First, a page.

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Building a blueprint for a better brain by tinkering with the code.
April 16th, 2020
It’s one thing to see a teacher do something and then just repeat the exact same thing. But this is just an instance of monkey see, monkey do. It often requires no understanding to mimic. It’s quite another to see a teacher do something and immediately apply it to a novel case.
The best teachers attack this lack of understanding in the student by demonstrating how something works in different contexts. But even with this, a student might not understand, and merely have the ability to mimic three different things.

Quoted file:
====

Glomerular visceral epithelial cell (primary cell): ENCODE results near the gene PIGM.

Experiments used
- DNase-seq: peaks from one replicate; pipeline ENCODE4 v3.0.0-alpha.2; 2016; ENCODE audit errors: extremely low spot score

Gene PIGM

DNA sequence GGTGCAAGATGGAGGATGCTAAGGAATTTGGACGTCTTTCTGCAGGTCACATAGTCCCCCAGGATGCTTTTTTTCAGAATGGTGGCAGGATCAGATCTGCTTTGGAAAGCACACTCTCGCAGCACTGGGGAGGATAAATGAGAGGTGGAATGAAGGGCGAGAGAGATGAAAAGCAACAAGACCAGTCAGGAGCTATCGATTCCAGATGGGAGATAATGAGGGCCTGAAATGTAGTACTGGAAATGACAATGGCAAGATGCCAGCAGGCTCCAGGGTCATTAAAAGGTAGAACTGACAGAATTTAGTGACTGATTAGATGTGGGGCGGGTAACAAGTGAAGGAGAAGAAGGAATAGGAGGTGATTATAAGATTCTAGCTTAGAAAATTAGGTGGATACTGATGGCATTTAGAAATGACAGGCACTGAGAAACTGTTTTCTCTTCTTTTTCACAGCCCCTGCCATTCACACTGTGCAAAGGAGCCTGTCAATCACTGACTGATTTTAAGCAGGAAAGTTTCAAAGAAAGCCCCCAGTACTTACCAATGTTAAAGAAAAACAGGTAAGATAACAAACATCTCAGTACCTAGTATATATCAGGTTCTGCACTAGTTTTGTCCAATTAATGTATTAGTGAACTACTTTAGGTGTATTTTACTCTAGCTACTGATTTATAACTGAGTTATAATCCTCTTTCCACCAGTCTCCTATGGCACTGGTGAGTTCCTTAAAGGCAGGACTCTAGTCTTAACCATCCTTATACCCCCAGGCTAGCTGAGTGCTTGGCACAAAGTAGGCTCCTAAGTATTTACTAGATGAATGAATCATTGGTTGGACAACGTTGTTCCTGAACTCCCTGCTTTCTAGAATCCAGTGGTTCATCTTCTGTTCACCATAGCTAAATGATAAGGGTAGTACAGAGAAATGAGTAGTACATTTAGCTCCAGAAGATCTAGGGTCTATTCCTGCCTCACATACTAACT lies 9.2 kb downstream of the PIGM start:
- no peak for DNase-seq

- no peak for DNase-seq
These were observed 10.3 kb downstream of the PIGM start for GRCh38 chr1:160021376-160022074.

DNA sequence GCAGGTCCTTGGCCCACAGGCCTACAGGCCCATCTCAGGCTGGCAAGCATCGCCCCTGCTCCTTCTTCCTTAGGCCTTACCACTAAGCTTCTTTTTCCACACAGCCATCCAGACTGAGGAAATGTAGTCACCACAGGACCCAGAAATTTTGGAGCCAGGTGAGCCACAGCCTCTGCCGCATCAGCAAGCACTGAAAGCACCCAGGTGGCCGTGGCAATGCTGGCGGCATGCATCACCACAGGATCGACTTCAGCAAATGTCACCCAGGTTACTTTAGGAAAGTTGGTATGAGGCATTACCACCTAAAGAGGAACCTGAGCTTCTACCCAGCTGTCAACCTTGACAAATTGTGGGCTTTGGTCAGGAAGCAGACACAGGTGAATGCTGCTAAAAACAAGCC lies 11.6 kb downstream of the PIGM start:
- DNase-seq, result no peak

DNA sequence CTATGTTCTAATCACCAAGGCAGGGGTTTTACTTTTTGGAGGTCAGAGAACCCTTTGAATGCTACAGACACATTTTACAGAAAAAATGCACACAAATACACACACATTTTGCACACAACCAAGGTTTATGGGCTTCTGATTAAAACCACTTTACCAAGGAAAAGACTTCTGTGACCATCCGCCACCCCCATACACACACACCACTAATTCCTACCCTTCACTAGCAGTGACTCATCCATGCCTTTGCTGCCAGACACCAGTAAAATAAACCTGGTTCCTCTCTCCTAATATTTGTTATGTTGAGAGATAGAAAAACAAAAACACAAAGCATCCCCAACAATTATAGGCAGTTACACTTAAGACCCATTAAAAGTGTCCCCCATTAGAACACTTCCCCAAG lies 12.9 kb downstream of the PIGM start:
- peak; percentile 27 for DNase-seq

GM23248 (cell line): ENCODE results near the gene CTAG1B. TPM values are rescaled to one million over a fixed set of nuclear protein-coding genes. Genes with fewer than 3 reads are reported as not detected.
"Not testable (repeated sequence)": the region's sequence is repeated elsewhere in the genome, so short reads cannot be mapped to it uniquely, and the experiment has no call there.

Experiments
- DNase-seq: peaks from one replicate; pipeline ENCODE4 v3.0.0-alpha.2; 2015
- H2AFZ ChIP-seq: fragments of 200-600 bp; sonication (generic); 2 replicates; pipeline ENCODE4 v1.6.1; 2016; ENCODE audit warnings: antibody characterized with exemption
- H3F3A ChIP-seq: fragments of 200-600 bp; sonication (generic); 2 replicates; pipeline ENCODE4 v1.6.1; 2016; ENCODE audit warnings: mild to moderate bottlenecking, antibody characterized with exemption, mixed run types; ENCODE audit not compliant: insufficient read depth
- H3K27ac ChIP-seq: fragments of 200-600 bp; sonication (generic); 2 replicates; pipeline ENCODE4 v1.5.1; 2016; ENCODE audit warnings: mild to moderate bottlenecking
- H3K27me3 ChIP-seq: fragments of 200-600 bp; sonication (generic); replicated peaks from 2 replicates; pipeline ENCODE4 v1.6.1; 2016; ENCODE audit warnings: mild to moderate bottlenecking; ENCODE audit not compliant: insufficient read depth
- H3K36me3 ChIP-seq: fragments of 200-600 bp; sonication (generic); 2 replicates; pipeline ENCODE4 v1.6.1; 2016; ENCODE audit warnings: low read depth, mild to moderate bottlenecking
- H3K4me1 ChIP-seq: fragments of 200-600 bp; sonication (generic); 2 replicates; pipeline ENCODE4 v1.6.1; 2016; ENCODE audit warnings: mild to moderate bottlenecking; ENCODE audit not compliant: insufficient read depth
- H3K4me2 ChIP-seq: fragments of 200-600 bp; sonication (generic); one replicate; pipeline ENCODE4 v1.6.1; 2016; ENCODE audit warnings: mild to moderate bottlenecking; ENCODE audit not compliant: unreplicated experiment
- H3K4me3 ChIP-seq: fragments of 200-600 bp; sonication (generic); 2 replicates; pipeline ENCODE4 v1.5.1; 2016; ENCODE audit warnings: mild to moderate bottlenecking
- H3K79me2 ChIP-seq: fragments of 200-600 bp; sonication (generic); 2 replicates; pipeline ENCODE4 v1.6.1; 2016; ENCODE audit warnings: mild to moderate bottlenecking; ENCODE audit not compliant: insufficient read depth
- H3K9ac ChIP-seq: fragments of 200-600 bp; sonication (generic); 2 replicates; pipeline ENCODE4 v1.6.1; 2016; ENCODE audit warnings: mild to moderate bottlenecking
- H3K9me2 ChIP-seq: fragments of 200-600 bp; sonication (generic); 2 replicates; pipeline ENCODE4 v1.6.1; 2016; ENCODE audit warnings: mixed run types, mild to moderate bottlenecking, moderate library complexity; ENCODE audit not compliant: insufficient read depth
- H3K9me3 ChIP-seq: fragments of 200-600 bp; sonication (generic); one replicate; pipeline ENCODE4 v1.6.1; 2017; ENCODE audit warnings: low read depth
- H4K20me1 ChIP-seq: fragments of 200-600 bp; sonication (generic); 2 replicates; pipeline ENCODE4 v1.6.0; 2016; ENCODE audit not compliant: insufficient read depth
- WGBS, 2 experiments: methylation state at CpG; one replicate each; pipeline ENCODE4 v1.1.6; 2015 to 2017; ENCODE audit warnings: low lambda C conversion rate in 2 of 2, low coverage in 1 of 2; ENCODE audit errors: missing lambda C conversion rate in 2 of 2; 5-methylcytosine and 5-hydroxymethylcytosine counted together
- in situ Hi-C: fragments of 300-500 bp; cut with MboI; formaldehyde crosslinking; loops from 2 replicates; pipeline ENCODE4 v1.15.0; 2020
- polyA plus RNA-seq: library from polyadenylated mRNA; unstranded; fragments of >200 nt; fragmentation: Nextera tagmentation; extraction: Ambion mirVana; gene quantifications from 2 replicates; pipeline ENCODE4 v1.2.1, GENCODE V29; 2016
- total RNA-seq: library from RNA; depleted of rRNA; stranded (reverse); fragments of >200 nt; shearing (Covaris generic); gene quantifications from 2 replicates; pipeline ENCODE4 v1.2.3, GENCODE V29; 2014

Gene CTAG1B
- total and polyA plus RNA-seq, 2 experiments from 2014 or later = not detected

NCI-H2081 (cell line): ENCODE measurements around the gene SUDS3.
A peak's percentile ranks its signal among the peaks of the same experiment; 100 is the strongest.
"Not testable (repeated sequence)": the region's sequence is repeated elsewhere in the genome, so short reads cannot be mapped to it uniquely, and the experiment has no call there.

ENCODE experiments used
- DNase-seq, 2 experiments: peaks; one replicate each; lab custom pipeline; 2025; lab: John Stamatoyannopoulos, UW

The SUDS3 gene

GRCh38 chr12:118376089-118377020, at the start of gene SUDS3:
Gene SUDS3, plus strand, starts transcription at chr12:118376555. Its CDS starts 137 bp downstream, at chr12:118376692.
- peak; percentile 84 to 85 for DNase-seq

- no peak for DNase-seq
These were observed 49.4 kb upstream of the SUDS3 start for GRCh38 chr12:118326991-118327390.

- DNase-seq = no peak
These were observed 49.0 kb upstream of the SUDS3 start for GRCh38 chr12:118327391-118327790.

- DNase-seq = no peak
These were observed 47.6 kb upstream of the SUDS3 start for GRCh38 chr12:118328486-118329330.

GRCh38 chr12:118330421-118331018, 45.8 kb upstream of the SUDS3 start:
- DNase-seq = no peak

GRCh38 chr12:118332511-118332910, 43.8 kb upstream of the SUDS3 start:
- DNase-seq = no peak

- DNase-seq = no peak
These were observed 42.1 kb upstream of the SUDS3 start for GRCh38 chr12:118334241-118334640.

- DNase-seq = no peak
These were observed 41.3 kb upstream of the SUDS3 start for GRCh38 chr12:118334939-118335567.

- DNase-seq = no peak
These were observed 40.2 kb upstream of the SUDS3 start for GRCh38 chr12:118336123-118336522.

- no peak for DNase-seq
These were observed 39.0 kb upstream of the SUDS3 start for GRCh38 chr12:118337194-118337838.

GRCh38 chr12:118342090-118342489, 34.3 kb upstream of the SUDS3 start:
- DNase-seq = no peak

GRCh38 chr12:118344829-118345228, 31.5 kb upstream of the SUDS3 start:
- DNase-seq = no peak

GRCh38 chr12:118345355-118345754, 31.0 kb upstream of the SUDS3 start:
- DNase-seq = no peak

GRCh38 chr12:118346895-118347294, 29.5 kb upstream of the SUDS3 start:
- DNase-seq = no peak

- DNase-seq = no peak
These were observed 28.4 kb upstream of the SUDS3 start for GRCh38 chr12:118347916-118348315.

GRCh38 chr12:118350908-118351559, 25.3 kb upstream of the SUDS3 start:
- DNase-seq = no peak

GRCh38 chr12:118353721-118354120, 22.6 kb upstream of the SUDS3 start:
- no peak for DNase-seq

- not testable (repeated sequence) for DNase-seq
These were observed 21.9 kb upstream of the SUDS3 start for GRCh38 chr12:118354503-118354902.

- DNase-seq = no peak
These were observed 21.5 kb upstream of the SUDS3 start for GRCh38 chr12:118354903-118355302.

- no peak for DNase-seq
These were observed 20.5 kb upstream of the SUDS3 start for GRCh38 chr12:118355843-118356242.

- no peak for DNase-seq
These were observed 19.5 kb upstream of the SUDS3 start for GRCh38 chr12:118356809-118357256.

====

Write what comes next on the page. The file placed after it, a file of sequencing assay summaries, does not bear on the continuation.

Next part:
We only really learn by doing, and more importantly, we can’t prove to ourselves that we understand until we see that skill or technique or process applied anew.
Attempting to apply something in a new way is the fastest way to figure out just what you do and don’t understand about a topic. We test the mind’s talk by walking.
Again, however, getting something to work in a novel way might just be luck. We’ve all had the experience say with some app, or program, or tool, or toy when it seems to work the first time, but then when we show it off to a friend or try to teach another, suddenly it doesn’t work in the same way.
Just as the good teacher tries to display the lesson in a few different ways, the good student fools around with the idea, flexing and stretching it like a new muscle to see if it responds correctly.
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